Public lecture by Professor Eugene Rogan, Professor of Modern Middle Eastern History, Director, St Antony’s College Middle East Centre, Oxford University. Chair: James Watt, Council for British Research in the Levant
London School of Economics:, Hong Kong Theatre, Clement House
In his new book, The Art of Statistics, David Spiegelhalter guides us through the essential principles we need in order to derive knowledge from data, showing us why data can never speak for itself. He explains the basic concepts, from regression to P-values (without using mathematics), and introduces the intellectual ideas that underpin statistics. Drawing on numerous real world examples, he shows us how statistics can help us determine the luckiest passenger on the Titanic, whether serial killer Harold Shipman could have been caught earlier, and if the skeleton in the Leicester car park really was Richard III.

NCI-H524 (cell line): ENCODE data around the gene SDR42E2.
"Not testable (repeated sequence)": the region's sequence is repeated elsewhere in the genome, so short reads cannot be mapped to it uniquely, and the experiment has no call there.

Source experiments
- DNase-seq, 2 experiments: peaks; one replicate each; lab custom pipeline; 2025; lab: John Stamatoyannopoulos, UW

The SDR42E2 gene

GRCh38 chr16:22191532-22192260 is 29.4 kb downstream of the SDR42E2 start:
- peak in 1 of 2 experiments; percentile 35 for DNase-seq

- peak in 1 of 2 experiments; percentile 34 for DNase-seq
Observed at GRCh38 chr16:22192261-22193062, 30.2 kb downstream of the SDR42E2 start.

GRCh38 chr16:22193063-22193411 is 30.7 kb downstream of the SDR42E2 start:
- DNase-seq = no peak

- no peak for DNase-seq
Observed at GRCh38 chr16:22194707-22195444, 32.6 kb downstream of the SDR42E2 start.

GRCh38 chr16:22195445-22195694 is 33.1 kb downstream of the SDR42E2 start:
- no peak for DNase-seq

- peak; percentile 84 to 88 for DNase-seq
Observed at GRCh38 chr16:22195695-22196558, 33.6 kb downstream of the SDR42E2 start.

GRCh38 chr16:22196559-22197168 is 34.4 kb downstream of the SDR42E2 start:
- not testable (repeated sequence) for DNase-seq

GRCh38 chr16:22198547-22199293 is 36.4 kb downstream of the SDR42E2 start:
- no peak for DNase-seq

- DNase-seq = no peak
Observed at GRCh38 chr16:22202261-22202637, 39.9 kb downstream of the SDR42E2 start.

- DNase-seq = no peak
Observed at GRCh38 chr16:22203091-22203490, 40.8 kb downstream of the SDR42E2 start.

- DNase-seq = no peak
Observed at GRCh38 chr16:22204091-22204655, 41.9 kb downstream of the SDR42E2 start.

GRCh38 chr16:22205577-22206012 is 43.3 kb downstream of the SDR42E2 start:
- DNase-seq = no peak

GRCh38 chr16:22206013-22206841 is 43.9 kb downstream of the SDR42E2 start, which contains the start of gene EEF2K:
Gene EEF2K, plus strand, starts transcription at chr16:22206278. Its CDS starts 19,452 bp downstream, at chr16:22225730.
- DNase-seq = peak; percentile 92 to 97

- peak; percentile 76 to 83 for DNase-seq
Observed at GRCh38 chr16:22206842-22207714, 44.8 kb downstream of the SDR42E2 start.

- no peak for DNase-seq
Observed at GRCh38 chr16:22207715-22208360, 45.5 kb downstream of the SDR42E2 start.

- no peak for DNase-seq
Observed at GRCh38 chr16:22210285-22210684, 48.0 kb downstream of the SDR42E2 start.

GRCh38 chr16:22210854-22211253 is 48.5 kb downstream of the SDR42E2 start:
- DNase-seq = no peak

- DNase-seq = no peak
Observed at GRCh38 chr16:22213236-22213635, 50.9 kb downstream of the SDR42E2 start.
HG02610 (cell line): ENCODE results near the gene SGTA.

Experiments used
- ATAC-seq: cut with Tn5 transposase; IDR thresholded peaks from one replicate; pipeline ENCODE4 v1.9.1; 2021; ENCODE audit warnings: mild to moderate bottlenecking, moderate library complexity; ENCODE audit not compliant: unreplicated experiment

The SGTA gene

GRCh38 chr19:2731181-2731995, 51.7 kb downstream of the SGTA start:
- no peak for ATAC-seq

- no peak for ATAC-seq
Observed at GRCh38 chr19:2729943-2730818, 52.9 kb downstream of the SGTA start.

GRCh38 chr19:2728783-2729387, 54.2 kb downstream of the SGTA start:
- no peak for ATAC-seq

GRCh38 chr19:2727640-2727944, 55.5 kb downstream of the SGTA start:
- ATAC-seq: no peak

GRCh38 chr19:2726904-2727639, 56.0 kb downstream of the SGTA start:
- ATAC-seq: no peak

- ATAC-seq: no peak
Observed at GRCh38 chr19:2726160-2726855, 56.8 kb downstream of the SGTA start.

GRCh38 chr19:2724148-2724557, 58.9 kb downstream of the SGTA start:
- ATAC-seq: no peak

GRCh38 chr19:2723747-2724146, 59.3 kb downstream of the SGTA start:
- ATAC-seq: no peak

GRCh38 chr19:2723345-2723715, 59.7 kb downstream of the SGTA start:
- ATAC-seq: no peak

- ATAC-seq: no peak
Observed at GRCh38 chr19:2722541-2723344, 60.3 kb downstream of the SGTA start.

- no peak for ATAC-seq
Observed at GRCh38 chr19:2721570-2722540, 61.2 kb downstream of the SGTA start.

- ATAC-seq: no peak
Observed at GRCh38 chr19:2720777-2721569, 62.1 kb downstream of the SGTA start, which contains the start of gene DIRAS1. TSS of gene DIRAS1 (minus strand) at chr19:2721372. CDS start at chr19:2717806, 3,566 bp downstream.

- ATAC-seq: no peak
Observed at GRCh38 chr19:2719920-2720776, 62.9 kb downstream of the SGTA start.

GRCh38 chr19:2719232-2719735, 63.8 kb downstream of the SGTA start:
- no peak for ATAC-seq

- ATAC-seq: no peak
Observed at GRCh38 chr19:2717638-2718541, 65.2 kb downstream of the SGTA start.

London School of Economics:, Sheikh Zayed Theatre, New Academic Building
Are we all Marxists now? Which of Marx’s ideas remain relevant, which redundant? Join leading scholars to address Marx’s legacy at 201.
Hisham Matar is an American born British-Libyan writer. The Return, his memoir of the search for his father, an opponent and victim of the Gaddafi regime, won the Pulitzer Prize for Biography, the Rathbones Folio Prize and the 2017 PEN America Jean Stein Book Award. Educated mostly in Cairo, he later completed the first ever MA Design Futures course at Goldsmiths. His debut novel, In the Country of Men, was shortlisted for the 2006 Man Booker Prize. His second novel, Anatomy of a Disappearance, was published to wide acclaim in 2011. A Fellow of the Royal Society of Literature, and Associate Professor at Barnard College, Columbia University, he currently lives and writes in London.